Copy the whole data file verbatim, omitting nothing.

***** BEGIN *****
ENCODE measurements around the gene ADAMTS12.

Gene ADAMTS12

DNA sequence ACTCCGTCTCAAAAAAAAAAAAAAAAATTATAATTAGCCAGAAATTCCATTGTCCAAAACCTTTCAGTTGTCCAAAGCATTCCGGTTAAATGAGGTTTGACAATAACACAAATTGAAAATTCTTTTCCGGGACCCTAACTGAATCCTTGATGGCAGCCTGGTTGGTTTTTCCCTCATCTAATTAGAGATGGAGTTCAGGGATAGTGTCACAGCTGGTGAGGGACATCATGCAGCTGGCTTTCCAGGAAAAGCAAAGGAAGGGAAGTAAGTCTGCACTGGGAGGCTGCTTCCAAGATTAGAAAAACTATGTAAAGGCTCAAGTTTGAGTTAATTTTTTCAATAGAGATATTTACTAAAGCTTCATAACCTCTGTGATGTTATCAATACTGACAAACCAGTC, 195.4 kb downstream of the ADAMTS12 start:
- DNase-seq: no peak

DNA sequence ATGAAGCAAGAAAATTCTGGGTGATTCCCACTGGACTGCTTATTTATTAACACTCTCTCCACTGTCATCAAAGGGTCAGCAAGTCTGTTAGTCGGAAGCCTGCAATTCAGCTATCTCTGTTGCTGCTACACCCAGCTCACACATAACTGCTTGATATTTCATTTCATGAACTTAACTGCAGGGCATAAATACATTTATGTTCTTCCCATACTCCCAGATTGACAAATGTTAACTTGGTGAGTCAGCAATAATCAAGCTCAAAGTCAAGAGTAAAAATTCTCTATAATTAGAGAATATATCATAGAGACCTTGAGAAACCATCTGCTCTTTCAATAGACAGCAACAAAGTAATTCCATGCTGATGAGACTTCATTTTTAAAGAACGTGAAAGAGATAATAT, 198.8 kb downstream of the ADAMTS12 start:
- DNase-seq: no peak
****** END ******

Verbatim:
ENCODE measurements around the gene ADAMTS12.

Gene ADAMTS12

DNA sequence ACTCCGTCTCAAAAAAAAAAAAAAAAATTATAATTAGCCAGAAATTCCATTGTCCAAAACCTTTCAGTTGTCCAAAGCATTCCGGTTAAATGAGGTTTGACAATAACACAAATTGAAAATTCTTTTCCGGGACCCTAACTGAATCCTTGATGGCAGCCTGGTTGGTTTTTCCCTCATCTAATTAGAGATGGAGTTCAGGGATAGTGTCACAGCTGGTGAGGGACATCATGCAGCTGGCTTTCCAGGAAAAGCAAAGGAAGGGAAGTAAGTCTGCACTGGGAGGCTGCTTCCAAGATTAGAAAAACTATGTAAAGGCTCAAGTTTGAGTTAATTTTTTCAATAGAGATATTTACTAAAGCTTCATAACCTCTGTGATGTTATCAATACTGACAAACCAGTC, 195.4 kb downstream of the ADAMTS12 start:
- DNase-seq: no peak

DNA sequence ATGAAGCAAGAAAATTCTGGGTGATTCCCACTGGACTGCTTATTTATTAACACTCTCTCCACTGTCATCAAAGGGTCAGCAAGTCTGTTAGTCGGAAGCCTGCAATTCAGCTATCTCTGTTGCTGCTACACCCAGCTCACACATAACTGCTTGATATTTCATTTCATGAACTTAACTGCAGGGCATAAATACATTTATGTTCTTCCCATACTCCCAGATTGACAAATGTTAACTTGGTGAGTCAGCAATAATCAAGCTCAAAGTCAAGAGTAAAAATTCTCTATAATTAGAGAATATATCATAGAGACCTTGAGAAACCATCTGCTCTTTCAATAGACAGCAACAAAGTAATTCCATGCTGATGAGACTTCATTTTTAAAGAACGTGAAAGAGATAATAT, 198.8 kb downstream of the ADAMTS12 start:
- DNase-seq: no peak